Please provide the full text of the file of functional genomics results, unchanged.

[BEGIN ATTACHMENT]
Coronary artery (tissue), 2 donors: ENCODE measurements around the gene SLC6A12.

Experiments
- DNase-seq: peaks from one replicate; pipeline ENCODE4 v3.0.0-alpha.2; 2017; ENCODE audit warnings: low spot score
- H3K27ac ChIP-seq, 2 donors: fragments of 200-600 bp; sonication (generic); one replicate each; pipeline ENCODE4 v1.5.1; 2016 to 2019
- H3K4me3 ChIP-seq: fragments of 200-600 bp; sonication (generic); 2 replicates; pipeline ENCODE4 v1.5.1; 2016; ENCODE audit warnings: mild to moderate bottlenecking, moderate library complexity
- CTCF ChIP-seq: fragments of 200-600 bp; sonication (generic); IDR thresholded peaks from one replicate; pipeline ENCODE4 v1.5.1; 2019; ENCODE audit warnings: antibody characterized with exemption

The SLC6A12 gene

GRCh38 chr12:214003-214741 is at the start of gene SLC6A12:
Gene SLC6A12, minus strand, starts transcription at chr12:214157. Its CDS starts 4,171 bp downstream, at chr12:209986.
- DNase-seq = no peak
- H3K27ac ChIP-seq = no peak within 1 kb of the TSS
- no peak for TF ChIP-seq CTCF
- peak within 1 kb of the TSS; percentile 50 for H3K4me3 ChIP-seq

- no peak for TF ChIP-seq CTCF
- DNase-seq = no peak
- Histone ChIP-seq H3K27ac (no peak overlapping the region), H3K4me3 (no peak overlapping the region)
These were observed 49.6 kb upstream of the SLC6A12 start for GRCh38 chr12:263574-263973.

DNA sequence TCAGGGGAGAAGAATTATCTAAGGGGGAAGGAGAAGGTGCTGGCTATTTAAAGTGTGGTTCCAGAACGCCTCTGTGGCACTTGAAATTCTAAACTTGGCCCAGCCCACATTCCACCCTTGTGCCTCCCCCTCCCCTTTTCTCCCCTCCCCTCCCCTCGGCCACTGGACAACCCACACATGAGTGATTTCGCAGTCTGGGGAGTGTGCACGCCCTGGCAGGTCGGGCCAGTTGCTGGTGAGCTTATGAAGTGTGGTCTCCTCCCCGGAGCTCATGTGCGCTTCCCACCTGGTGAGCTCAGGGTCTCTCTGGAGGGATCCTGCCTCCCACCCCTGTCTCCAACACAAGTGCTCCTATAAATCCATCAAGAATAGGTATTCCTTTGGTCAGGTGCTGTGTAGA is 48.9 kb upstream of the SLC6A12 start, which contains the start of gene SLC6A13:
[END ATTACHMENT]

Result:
Coronary artery (tissue), 2 donors: ENCODE measurements around the gene SLC6A12.

Experiments
- DNase-seq: peaks from one replicate; pipeline ENCODE4 v3.0.0-alpha.2; 2017; ENCODE audit warnings: low spot score
- H3K27ac ChIP-seq, 2 donors: fragments of 200-600 bp; sonication (generic); one replicate each; pipeline ENCODE4 v1.5.1; 2016 to 2019
- H3K4me3 ChIP-seq: fragments of 200-600 bp; sonication (generic); 2 replicates; pipeline ENCODE4 v1.5.1; 2016; ENCODE audit warnings: mild to moderate bottlenecking, moderate library complexity
- CTCF ChIP-seq: fragments of 200-600 bp; sonication (generic); IDR thresholded peaks from one replicate; pipeline ENCODE4 v1.5.1; 2019; ENCODE audit warnings: antibody characterized with exemption

The SLC6A12 gene

GRCh38 chr12:214003-214741 is at the start of gene SLC6A12:
Gene SLC6A12, minus strand, starts transcription at chr12:214157. Its CDS starts 4,171 bp downstream, at chr12:209986.
- DNase-seq = no peak
- H3K27ac ChIP-seq = no peak within 1 kb of the TSS
- no peak for TF ChIP-seq CTCF
- peak within 1 kb of the TSS; percentile 50 for H3K4me3 ChIP-seq

- no peak for TF ChIP-seq CTCF
- DNase-seq = no peak
- Histone ChIP-seq H3K27ac (no peak overlapping the region), H3K4me3 (no peak overlapping the region)
These were observed 49.6 kb upstream of the SLC6A12 start for GRCh38 chr12:263574-263973.

DNA sequence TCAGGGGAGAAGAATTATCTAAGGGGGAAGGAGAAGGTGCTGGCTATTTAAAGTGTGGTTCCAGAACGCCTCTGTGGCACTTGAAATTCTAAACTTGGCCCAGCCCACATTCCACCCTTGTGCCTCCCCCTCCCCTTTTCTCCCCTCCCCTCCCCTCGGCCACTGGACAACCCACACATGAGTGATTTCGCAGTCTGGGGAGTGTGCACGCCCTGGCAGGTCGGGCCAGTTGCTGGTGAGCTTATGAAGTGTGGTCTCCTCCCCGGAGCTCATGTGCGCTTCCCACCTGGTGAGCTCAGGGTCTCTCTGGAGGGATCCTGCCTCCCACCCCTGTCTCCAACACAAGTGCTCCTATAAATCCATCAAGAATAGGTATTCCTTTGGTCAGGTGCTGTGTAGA is 48.9 kb upstream of the SLC6A12 start, which contains the start of gene SLC6A13: